by Maria Russo in Holidays, Recipes, November 18th, 2014
Mashed potatoes, stuffing and other sides that come in a delightful shade of beige make Thanksgiving the great holiday that it is. Still, everything in life is better with balance — even these all-important potato- and bread-based dishes. Next Thursday, build a well-rounded Thanksgiving plate with vibrant, seasonal vegetable recipes for classic Thanksgiving side dishes.
Though the green bean casserole of years past might have meant canned cream of mushroom soup and limp green beans, Alton Brown’s Best-Ever Green Bean Casserole (pictured above) is a modern take made totally from scratch. Fresh, crunchy green beans, half-and-half and real mushrooms give the dish its distinctive flavor, while home-fried onions create the crucial crispy topping.
by Allison Milam in Holidays, Recipes, November 18th, 2014
The Thanksgiving turkey is the centerpiece of your holiday spread and has the potential to be the most-remembered component of the feast, so when it comes to picking a recipe to help you make the bird, you want one you can trust. That’s where Food Network comes in. Stick to these classic, tried-and-true recipes to transform your turkey into a holiday showstopper — best of all, each is a can-do pick from one of your favorite chefs, like Anne Burrell, Alton Brown and Bobby Flay. Read on below to get their top turkey recipes, then visit Thanksgiving Central for more holiday inspiration.
5. Big, Brined Herby Turkey — The secret to Anne’s super-moist bird is her brining method. She lets the turkey chill in a salt water-herb bath for three days so the meat has a chance to absorb flavor before it cooks.
4. Good Eats Roast Turkey — With a 5-star rating and nearly 5,000 user reviews, Alton’s no-fail turkey is the ultimate in Thanksgiving simplicity. After brining the bird, he roasts it first at 500 degrees F so it develops a golden-brown exterior, then lowers the temperature as the meat turns moist and finishes cooking.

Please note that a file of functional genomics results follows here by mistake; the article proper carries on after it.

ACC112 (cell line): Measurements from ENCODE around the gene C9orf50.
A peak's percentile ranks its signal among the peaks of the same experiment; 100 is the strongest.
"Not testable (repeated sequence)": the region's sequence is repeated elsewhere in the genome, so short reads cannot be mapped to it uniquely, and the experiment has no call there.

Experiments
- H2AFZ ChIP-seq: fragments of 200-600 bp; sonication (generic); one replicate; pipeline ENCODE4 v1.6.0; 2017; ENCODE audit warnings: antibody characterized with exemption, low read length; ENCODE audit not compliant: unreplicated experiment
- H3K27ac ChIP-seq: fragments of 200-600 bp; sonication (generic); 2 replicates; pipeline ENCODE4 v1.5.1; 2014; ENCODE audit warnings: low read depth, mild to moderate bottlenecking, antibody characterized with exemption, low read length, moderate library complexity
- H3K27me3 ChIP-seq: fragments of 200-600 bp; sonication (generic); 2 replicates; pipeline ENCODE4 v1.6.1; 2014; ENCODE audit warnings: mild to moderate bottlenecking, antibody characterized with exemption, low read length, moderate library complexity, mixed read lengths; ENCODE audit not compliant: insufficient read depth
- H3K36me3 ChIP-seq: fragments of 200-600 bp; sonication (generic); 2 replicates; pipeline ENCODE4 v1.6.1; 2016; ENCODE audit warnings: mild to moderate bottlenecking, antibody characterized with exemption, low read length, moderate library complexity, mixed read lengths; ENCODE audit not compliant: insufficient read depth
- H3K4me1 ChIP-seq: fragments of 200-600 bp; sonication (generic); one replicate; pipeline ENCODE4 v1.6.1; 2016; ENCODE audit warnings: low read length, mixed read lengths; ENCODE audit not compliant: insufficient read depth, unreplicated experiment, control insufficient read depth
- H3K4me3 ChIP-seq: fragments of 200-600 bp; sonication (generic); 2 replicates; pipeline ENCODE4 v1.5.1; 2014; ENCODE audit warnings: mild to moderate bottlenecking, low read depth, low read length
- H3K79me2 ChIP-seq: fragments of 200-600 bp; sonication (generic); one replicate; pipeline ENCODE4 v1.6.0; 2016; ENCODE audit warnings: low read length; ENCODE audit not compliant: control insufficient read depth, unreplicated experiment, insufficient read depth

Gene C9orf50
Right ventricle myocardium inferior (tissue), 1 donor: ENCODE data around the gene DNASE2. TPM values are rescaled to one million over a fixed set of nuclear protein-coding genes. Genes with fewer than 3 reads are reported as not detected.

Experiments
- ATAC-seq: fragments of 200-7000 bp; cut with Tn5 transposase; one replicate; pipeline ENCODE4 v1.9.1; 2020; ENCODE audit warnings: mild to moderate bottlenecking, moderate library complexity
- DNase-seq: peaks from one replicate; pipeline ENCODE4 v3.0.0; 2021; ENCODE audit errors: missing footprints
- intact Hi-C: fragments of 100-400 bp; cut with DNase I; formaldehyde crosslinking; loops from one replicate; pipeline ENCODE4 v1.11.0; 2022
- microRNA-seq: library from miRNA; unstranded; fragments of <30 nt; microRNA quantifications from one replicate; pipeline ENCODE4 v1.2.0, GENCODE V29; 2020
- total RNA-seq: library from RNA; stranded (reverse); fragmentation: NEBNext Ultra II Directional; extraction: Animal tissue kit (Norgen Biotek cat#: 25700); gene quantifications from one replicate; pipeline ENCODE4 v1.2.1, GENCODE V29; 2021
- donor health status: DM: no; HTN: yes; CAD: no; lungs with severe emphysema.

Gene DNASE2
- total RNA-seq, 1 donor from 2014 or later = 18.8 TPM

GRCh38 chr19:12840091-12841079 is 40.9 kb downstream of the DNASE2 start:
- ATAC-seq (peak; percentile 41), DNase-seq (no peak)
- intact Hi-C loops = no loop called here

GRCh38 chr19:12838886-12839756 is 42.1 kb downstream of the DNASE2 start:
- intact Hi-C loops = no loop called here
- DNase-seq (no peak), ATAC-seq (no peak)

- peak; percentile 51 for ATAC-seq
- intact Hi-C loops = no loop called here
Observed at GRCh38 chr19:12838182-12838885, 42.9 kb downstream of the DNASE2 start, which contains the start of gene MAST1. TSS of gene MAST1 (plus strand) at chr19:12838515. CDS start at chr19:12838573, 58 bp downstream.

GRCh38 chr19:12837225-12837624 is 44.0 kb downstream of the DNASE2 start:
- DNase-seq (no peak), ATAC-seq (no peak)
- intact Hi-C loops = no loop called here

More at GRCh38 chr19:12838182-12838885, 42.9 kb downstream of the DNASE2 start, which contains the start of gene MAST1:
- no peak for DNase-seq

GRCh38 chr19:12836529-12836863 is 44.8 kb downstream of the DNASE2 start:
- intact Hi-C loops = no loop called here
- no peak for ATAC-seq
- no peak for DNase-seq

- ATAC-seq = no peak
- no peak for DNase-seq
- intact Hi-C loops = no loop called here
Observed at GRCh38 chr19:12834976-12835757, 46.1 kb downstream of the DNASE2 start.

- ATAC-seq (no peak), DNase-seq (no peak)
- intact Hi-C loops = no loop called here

by Caitlyn Callegari in Recipes, November 17th, 2014
A good breadbasket is a necessity on any Thanksgiving table. A warm, fluffy roll sops up the last gravy, cranberry sauce and potatoes on a plate better than any utensil ever could, and there’s nothing better for piling on leftovers than a fresh slice — especially when the bread is homemade. This year, fill up your Thanksgiving Breadbasket with cornbread, biscuits, rolls and more from your very own oven.
by Allison Milam in Holidays, Recipes, November 16th, 2014
Bundling up in your scarf, gloves and hat isn’t the only efficient way to stay cozy this fall. Warm up with Veggie Pot Pie with Cornmeal Pie Crust from Damaris Phillips’ recipe reserve this Monday. This steamy, comforting dish is exactly what your body needs while adapting to the worsening weather. The recipe calls for fragrant ingredients like rosemary, thyme, mushroom broth and sherry vinegar, as well as hearty, substantial vegetables like potatoes, yams, parsnips, celery, shiitake mushrooms and frozen peas. And the fixings prove that the meal will please your palate along with your nose.
This recipe stands out because it calls for a made-from-scratch crust that consists merely of flour, cornmeal, salt, butter and an egg yolk. You’ll be happy you didn’t bother with those store-bought, premade crusts when you realize that all it takes to make this showstopper crust is a food processor.
When you look around your Thanksgiving table, the usual suspects are likely in sight: the buttery mashed potatoes, tangy cranberry sauce, from-generation-to-generation stuffing. If your family’s go-to menu is going from “traditional” to “monotonous,” perhaps it’s high time to try new seasonal side dishes that will reinvigorate your spread for years to come. Unexpected yet comforting, these newcomers are bound to become family favorites.
Long and vibrant, market-fresh Steamed Carrots with Lemon-Dill Vinaigrette (pictured above) may be simple, but they sure make a statement on the table. Steaming the carrots whole keeps them crunchy, while tossing them in vinaigrette while still warm helps them absorb all of the flavor.